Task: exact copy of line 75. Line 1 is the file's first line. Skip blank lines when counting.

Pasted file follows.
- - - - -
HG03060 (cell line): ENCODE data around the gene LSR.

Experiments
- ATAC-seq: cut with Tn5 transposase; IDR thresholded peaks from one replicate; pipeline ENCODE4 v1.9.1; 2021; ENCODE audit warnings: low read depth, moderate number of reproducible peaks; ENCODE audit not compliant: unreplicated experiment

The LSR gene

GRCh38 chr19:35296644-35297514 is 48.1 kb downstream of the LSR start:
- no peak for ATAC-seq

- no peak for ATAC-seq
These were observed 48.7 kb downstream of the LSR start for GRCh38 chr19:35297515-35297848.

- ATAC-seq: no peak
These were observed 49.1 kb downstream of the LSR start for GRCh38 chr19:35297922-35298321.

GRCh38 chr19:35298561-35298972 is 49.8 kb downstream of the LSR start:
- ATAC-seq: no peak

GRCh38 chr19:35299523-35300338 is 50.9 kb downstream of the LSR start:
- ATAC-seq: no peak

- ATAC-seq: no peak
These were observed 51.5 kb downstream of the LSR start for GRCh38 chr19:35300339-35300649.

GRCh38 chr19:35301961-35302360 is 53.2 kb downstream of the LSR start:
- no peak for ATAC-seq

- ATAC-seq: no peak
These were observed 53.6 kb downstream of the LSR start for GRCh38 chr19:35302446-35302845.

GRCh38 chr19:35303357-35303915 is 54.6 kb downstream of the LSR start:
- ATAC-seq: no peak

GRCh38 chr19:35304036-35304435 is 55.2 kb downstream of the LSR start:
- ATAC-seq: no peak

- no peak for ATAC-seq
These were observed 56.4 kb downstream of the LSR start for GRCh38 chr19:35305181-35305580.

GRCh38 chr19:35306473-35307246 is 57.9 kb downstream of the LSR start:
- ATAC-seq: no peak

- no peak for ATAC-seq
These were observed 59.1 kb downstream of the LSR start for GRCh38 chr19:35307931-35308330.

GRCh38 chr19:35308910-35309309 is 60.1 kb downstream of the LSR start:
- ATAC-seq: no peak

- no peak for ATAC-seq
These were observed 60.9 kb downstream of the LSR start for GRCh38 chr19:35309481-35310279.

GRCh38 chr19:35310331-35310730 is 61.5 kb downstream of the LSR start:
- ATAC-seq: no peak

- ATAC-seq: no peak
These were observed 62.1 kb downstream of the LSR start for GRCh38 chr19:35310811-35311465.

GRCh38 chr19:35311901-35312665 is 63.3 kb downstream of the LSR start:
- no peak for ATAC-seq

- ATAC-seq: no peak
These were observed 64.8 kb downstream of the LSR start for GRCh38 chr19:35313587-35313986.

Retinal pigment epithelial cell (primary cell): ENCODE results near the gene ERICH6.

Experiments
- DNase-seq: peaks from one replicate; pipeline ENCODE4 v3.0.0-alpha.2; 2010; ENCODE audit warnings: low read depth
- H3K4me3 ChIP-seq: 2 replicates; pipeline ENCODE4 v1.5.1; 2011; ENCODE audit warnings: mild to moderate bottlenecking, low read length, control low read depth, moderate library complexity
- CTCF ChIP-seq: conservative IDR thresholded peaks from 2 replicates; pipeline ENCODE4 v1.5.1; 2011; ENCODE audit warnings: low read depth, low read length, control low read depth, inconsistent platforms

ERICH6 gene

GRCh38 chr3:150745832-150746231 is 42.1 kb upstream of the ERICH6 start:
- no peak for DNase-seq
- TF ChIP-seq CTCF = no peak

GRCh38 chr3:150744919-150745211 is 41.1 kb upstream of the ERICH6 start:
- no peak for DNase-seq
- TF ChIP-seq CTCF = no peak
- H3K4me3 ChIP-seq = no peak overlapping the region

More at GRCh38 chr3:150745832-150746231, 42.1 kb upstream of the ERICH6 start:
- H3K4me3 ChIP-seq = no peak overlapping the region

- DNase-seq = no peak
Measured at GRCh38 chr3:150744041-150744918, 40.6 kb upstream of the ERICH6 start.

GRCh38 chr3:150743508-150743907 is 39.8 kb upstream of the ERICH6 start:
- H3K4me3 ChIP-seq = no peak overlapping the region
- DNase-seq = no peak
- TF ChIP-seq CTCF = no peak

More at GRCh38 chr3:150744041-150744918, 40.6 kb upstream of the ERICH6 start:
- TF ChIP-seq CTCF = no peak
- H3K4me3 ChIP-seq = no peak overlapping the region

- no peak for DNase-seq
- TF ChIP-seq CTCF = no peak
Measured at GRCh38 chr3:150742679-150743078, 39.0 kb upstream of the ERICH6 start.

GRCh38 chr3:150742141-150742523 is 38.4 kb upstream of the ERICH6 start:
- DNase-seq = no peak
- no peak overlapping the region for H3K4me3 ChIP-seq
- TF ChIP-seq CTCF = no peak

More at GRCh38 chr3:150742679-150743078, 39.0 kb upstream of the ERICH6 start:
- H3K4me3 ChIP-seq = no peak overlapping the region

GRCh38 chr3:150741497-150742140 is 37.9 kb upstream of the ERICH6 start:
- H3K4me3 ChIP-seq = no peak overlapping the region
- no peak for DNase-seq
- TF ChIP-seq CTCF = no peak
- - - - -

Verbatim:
- H3K4me3 ChIP-seq = no peak overlapping the region